GL: I think the one who gives us kind of where the window opens the widest on that period, is one of the doctors, John Hamilton, who lived in Austin, Texas, because he called himself a doctor and what he wants is for the Freedmanís Bureau to help him collect money from freedman that he says heís treated, and the Freedmanís Bureau also to encourage freedman to go to him for their care instead of to the white doctors. The Freedmanís Bureau has kind of set up their services and what happens is the Freedmanís Bureau says no way heís a quack and a conjurer, and what's interesting to me is that a group of freedmen themselves write to the Freedmanís Bureau back in Washington and say yes indeed he is a quack and a conjurer. So, his case really shows the diversity of opinion among freedmen and how impossible it can be to talk about a free community, or a freedman thought this, or that you know here was real division about who some freedman who thought he was a good doctor but refused to pay him and some thought he was a conjurer and a quack and should give up calling himself a doctor. So I like that case because partially because it doesnít really show an answer exactly but it does point to how those letters happened in 1866 and the kind of the writing on the wall of what happens to folk healers like Hamilton. They are not going to be able to make livings, or maintain respectability, in the eyes of white authority as we go forward in the decades. You know his system of medicine is on the way out and the system of the whites Freedmanís Bureau, doctorís practices, and that more and more black doctors, and I talk about them, want in on them. They want for more medical training that is what's ascending, not just in the black South, but all over the country.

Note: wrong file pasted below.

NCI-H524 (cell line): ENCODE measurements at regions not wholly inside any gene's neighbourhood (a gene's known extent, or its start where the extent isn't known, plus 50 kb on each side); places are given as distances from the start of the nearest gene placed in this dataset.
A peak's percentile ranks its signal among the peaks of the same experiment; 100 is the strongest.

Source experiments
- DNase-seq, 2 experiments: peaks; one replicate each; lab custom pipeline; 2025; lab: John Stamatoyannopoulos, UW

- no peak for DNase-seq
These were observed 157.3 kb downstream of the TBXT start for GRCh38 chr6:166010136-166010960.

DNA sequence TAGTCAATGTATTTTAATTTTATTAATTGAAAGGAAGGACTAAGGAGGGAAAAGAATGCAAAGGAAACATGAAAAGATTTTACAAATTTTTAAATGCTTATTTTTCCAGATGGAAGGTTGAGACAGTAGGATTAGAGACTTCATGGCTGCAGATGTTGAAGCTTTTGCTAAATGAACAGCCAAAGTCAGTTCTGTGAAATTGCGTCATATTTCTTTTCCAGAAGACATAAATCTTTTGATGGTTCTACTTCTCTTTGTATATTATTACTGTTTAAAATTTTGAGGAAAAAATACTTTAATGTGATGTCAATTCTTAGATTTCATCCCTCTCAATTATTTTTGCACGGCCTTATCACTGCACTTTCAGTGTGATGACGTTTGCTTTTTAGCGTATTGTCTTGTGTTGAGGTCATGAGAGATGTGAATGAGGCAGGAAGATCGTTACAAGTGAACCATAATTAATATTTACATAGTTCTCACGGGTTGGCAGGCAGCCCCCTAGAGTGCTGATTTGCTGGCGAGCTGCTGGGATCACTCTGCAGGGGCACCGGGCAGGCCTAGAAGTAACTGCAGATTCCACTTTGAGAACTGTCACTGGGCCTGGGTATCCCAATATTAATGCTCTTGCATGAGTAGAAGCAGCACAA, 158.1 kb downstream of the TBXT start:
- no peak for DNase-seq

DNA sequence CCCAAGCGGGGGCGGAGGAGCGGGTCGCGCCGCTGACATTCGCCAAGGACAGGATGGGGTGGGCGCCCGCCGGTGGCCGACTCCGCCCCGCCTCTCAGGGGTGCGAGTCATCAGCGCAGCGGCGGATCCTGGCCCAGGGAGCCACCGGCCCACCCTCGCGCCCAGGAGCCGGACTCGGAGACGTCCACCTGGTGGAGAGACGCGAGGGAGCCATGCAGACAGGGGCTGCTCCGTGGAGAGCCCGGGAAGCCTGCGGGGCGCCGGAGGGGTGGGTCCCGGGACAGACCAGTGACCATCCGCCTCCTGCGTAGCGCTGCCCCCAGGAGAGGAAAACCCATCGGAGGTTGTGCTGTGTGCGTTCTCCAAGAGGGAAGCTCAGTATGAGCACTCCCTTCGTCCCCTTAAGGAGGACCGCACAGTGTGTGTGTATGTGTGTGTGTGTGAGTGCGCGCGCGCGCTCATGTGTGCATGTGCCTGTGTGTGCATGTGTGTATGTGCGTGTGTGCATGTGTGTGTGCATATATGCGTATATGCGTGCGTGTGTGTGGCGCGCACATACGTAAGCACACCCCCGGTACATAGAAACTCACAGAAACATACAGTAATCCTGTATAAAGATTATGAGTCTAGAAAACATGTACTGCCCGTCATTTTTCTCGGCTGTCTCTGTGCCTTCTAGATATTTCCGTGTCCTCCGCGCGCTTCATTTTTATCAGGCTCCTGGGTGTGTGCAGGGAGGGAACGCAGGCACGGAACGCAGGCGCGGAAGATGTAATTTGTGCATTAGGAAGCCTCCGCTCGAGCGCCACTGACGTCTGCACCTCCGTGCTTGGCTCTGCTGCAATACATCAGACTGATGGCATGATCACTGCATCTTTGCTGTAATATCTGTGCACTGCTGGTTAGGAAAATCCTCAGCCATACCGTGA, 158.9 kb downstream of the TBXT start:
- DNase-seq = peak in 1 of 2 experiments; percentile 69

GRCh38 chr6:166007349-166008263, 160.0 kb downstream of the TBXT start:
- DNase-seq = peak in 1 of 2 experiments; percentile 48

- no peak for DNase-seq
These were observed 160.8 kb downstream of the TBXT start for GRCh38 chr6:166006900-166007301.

CWBR: How did the professionalization of medicine by the turn of the century help or hinder the development, political activism, and solidarity of the greater African-American community?